paper • 200 pages • 17.95
ISBN-13: 978-1-935536-37-6

Victoria Redel has been awarded the 2014 Devil’s Kitchen Reading Award in Prose for Make Me Do Things

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Make Me Do Things

Victoria Redel

In eleven original, surprising and deliciously dark stories, award-winning author Victoria Redel moves effortlessly between men’s and women’s perspectives as they explore marriage, divorce and parenthood. A newly divorced mother stumbles her way back into single life. A young man and his girlfriend clean out his dead mother’s overstuffed home. A woman struggles to hide her affair from a doting husband and inquisitive daughter. A man descends into a drug-fueled dream as he imagines losing his pregnant wife to a historical, nineteenth century figure.

Redel indelibly captures the ways we love, the ways we yearn and the ways we sabotage each. Throughout the collection, children struggle to make sense of the adult world’s uncertainties as husbands and wives, mothers and fathers, find themselves pressed up against their own limits, “the exaltations and treasons of one’s own mothy heart.” Redel has again done what Grace Paley said of Redel’s first collection, “Only a poet could have written this prose. Only a storyteller could keep a reader turning these pages so greedily.”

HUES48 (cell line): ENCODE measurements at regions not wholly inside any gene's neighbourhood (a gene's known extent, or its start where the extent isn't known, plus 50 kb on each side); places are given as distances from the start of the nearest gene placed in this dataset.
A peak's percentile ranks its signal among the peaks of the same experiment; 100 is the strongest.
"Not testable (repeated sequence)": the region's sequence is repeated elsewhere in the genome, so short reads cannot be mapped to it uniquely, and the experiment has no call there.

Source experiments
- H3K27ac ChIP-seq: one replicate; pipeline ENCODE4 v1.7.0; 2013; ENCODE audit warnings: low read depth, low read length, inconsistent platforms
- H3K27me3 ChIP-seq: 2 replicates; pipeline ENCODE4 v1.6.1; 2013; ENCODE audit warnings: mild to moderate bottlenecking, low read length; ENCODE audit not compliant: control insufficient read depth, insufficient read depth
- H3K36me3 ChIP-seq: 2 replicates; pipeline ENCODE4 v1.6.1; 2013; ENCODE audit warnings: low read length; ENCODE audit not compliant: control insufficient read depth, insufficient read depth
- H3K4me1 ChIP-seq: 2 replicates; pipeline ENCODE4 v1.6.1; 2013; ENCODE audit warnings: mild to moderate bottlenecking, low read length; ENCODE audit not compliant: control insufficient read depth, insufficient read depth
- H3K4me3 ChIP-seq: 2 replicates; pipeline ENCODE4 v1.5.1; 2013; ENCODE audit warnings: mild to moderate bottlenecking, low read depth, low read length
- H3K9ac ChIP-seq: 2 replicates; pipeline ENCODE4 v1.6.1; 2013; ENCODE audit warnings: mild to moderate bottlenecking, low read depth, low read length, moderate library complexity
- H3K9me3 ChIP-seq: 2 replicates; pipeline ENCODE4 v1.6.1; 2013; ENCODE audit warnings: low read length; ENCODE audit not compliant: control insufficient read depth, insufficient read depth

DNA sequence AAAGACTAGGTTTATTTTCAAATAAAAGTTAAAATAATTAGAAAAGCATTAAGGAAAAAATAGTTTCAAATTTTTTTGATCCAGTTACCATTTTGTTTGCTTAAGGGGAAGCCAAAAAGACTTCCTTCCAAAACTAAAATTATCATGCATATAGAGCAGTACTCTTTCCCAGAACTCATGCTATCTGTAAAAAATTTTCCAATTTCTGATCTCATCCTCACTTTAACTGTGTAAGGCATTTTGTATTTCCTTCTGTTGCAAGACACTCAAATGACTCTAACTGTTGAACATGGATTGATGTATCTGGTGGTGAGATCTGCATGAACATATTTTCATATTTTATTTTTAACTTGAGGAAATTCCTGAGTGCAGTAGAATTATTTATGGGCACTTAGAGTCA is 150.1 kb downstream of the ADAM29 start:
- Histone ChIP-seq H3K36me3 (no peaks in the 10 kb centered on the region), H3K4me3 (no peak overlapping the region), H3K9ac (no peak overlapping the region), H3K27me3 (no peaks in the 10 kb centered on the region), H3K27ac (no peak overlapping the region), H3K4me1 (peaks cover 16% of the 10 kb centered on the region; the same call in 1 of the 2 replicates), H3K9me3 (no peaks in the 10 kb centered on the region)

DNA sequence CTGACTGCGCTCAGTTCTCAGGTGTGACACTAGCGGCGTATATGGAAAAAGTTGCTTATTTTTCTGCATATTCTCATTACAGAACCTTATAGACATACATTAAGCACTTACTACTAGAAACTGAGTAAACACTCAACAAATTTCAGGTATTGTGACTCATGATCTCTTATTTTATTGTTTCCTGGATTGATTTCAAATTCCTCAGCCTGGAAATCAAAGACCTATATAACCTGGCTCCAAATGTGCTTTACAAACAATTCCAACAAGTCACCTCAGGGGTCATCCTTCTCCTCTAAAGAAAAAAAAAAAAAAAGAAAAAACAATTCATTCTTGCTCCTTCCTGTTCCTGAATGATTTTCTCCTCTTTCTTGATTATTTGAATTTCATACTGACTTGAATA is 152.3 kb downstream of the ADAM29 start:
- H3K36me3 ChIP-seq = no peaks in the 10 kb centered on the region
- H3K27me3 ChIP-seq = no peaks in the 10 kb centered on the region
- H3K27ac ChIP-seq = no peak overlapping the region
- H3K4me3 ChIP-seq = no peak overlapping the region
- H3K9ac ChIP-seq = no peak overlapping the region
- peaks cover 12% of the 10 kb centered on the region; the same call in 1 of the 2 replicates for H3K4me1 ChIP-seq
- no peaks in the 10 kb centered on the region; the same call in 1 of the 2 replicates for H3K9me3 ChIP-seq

From “Ahoy,” a story from Make Me Do Things:

This is the story of the year my wife became the sea captain’s wife and carried his child, a child that is by all rights mine.

My wife is wildly, crazily, ridiculously, fucked-uppedly beautiful.


It’s insane but she’s almost more beautiful in the bonnet and linen-spun gown she walks through town wearing on her way to and from the Captain’s house.

I can’t imagine how this must sound.

If you’re married, I’m counting on you having at least come to the minor revelation of how little we know inside another marriage. And maybe, wherever you are in your own marriage–crossing a rainy parking lot on your way to the office or coming at night to your front door–with a sharp, embarrassed flash or a longing you can’t quite name, you’ve wondered what you really know about the house you’re about to enter, about your own marriage?

Praise by Claire Messud
Praise by Sam Lipsyte